Keytruda May Be Equipped to Be a First-Line Lung Cancer Treatment
Findings from the KEYNOTE-024 clinical trial will be presented at the European Society of Medical Oncology.
Positive results from a new study suggest that Keytruda (pembrolizumab) may become a first-line treatment option for patients with advanced lung cancer and high PD-L1 expression.
Keytruda is a humanized monoclonal antibody that inhibits the interaction between PD-1 and its ligands (PD-L1, PD-L2).
Included in the phase 3 KEYNOTE-024 clinical trial were 305 treatment-naïve patients with squamous and non-squamous non-small cell lung cancer whose tumors expressed high levels of PD-L1. Patients were randomized to receive Keytruda or a platinum-based chemotherapy regimen.
“These data from KEYNOTE-024 demonstrate the potential of Keytruda to change the way non-small cell lung cancer is currently treated,” said lead author Martin Reck, MD, PhD. “This provides additional evidence that testing for PD-L1 levels should become standard in lung cancer at first diagnosis to guide treatment decisions.”
The primary endpoint was progression-free survival and the secondary endpoints were safety, overall survival, and objective response rate. Scientists found a 40% increase in survival among patients receiving Keytruda compared with chemotherapy.
Keytruda was able to extend progression-free survival by 4 months, meeting the primary endpoint. They also found that overall survival was prolonged, as 80% of patients treated with Keytruda were alive at 6 months, compared with 72% receiving chemotherapy, according to the study.
The overall response rate for patients taking Keytruda was 44.8%, which included 6 complete responses. The overall response rate for patients receiving chemotherapy was 27.8%, including 1 complete response, Merck reported.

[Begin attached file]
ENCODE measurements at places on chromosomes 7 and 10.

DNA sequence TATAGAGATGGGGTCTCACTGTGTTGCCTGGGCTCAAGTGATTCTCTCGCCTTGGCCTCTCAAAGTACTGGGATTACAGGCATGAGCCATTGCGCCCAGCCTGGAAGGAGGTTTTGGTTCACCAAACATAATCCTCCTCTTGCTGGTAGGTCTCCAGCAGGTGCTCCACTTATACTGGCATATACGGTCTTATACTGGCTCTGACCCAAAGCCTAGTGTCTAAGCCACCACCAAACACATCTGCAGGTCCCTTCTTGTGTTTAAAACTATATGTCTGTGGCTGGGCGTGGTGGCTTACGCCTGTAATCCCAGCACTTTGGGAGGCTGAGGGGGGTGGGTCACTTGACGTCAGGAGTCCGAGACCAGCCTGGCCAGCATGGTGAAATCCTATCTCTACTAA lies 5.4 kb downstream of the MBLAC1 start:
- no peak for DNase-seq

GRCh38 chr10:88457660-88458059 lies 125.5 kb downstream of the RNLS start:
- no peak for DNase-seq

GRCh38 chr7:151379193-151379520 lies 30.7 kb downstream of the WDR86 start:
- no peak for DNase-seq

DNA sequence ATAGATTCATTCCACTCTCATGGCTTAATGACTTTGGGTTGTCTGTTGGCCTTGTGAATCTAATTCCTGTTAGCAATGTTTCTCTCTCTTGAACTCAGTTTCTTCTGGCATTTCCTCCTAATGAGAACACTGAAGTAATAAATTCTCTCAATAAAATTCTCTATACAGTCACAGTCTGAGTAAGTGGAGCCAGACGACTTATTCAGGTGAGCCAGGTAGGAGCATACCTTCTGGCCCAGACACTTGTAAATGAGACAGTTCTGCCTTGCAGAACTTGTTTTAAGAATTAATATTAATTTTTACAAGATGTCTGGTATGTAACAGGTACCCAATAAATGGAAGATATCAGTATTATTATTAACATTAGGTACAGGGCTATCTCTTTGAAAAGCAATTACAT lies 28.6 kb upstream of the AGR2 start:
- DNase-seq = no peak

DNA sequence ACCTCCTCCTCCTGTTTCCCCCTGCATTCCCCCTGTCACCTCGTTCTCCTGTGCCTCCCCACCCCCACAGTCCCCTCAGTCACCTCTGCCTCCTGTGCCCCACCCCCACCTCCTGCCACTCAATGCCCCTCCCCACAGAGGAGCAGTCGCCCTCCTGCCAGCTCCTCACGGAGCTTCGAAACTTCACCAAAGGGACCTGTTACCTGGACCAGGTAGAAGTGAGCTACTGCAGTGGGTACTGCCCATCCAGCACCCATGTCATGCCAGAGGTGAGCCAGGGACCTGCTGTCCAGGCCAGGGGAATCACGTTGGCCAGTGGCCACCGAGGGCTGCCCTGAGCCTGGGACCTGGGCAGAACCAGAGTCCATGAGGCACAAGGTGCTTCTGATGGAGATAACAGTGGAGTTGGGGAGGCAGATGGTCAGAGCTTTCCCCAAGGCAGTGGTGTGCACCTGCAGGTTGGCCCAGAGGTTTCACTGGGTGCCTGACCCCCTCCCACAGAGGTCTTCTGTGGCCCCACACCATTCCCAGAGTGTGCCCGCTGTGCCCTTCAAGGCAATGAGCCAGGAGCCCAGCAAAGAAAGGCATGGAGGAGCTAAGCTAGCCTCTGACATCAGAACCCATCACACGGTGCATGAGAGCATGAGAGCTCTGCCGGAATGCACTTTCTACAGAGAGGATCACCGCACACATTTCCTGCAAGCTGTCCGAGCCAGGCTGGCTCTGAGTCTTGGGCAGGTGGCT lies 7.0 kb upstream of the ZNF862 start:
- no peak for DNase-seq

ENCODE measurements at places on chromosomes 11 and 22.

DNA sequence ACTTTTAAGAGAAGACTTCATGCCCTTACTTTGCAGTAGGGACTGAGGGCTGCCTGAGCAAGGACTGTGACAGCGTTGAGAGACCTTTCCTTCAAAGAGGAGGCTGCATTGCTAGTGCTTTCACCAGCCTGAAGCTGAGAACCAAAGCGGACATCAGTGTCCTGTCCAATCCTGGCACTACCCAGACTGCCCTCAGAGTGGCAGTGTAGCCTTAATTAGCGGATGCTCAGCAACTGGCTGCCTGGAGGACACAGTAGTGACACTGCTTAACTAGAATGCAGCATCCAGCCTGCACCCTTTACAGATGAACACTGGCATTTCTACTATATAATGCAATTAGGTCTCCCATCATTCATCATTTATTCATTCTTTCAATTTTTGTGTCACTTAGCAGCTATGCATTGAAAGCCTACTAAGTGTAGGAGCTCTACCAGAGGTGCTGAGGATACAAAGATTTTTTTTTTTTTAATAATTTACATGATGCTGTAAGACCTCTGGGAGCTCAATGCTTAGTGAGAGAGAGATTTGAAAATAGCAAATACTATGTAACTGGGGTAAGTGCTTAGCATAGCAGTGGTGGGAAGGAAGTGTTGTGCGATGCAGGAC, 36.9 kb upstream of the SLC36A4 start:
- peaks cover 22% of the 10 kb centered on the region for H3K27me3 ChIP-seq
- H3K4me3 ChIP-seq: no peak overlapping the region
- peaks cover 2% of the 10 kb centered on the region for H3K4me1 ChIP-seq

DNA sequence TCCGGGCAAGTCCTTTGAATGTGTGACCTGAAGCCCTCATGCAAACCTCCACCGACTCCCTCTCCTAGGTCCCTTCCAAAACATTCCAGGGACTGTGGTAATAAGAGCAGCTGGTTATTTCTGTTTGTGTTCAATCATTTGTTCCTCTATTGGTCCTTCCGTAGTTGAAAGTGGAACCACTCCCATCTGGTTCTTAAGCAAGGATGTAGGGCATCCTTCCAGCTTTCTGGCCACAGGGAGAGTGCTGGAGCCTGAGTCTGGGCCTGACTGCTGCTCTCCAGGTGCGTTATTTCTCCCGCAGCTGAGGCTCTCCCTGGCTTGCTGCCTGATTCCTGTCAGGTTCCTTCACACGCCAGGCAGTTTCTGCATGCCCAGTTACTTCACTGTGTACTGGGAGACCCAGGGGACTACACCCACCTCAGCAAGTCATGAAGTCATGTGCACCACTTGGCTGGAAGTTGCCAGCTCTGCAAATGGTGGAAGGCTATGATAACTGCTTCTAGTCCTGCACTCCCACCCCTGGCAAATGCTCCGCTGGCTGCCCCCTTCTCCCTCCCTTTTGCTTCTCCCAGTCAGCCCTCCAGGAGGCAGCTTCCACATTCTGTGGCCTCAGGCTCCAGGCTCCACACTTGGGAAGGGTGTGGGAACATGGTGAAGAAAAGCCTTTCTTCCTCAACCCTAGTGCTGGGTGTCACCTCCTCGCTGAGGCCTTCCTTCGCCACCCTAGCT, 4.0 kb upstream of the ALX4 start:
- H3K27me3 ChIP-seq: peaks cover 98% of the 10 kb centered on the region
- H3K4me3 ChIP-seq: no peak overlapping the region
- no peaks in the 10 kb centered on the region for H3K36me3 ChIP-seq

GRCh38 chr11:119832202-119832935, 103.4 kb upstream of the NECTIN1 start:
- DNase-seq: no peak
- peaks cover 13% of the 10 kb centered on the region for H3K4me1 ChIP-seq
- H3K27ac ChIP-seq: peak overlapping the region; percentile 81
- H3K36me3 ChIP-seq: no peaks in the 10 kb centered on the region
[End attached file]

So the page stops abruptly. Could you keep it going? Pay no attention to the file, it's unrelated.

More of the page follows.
The safety profile was consistent, and the most common adverse events were diarrhea, fatigue, and pyrexia. Keytruda is currently indicated for patients with unresectable or metastatic melanoma, metastatic non-small cell lung cancer (NSCLC), and recurrent or metastatic hear and neck squamous cell carcinoma.
The drug has also been granted breakthrough status for patients with advanced melanoma, non-small cell lung cancer in previously treated patients, microsatellite instability, high metastatic colorectal cancer, and relapsed or refractory classical Hodgkin Lymphoma.
“This data will completely change the management of patients with advanced NSCLC. All endpoints of efficacy and tolerability favored treatment with pembrolizumab, suggesting it should become 1 standard of care for first line treatment of patients with advanced NSCLC and high PD-L1 expression. This is primarily an opportunity for patients without oncogenic alterations. More information is needed for those with alterations,” Dr Reck said. “This is a landmark trial for the 30% of patients with advanced NSCLC who are high expressers of PD-L1. The new treatment algorithm should include upfront testing for PD-L1 expression to identify patients who will benefit from first line treatment with pembrolizumab.”